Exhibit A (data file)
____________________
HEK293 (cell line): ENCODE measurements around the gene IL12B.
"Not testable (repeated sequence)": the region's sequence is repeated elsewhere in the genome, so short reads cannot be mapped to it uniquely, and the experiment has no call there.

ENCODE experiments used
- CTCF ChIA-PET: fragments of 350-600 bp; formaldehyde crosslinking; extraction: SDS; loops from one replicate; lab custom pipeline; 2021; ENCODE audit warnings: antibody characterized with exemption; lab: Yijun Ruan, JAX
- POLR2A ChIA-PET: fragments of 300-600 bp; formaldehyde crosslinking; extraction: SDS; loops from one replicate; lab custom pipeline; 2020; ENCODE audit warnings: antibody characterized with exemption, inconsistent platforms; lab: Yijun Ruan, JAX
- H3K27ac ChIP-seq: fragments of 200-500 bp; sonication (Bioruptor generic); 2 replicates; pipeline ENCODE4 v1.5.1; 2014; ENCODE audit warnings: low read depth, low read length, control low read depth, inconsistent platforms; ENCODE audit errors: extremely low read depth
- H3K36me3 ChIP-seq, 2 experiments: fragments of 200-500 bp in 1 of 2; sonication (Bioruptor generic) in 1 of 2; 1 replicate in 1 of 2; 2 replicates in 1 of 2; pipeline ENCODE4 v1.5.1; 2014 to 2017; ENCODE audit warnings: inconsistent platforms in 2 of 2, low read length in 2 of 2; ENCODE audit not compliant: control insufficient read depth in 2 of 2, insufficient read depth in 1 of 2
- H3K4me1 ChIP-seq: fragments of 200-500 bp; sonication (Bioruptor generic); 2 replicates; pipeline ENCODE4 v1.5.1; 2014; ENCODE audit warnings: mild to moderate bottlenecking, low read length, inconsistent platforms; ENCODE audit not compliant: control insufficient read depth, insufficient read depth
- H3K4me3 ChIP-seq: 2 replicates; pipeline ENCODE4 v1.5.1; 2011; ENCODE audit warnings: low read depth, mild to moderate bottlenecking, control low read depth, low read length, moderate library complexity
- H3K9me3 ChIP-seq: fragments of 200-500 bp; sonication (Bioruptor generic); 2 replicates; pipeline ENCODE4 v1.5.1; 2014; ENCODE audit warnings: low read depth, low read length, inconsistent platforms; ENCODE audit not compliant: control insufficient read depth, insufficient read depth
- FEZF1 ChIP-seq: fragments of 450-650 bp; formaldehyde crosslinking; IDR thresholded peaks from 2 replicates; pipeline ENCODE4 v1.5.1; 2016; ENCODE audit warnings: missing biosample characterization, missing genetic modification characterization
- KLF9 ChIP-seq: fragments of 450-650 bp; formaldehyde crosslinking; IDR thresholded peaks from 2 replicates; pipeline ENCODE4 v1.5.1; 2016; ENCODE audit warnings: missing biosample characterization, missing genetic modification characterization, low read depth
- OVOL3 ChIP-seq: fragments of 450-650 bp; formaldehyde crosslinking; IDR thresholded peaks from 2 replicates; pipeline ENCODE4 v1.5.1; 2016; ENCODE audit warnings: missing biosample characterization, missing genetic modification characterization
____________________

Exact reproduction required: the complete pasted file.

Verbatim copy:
HEK293 (cell line): ENCODE measurements around the gene IL12B.
"Not testable (repeated sequence)": the region's sequence is repeated elsewhere in the genome, so short reads cannot be mapped to it uniquely, and the experiment has no call there.

ENCODE experiments used
- CTCF ChIA-PET: fragments of 350-600 bp; formaldehyde crosslinking; extraction: SDS; loops from one replicate; lab custom pipeline; 2021; ENCODE audit warnings: antibody characterized with exemption; lab: Yijun Ruan, JAX
- POLR2A ChIA-PET: fragments of 300-600 bp; formaldehyde crosslinking; extraction: SDS; loops from one replicate; lab custom pipeline; 2020; ENCODE audit warnings: antibody characterized with exemption, inconsistent platforms; lab: Yijun Ruan, JAX
- H3K27ac ChIP-seq: fragments of 200-500 bp; sonication (Bioruptor generic); 2 replicates; pipeline ENCODE4 v1.5.1; 2014; ENCODE audit warnings: low read depth, low read length, control low read depth, inconsistent platforms; ENCODE audit errors: extremely low read depth
- H3K36me3 ChIP-seq, 2 experiments: fragments of 200-500 bp in 1 of 2; sonication (Bioruptor generic) in 1 of 2; 1 replicate in 1 of 2; 2 replicates in 1 of 2; pipeline ENCODE4 v1.5.1; 2014 to 2017; ENCODE audit warnings: inconsistent platforms in 2 of 2, low read length in 2 of 2; ENCODE audit not compliant: control insufficient read depth in 2 of 2, insufficient read depth in 1 of 2
- H3K4me1 ChIP-seq: fragments of 200-500 bp; sonication (Bioruptor generic); 2 replicates; pipeline ENCODE4 v1.5.1; 2014; ENCODE audit warnings: mild to moderate bottlenecking, low read length, inconsistent platforms; ENCODE audit not compliant: control insufficient read depth, insufficient read depth
- H3K4me3 ChIP-seq: 2 replicates; pipeline ENCODE4 v1.5.1; 2011; ENCODE audit warnings: low read depth, mild to moderate bottlenecking, control low read depth, low read length, moderate library complexity
- H3K9me3 ChIP-seq: fragments of 200-500 bp; sonication (Bioruptor generic); 2 replicates; pipeline ENCODE4 v1.5.1; 2014; ENCODE audit warnings: low read depth, low read length, inconsistent platforms; ENCODE audit not compliant: control insufficient read depth, insufficient read depth
- FEZF1 ChIP-seq: fragments of 450-650 bp; formaldehyde crosslinking; IDR thresholded peaks from 2 replicates; pipeline ENCODE4 v1.5.1; 2016; ENCODE audit warnings: missing biosample characterization, missing genetic modification characterization
- KLF9 ChIP-seq: fragments of 450-650 bp; formaldehyde crosslinking; IDR thresholded peaks from 2 replicates; pipeline ENCODE4 v1.5.1; 2016; ENCODE audit warnings: missing biosample characterization, missing genetic modification characterization, low read depth
- OVOL3 ChIP-seq: fragments of 450-650 bp; formaldehyde crosslinking; IDR thresholded peaks from 2 replicates; pipeline ENCODE4 v1.5.1; 2016; ENCODE audit warnings: missing biosample characterization, missing genetic modification characterization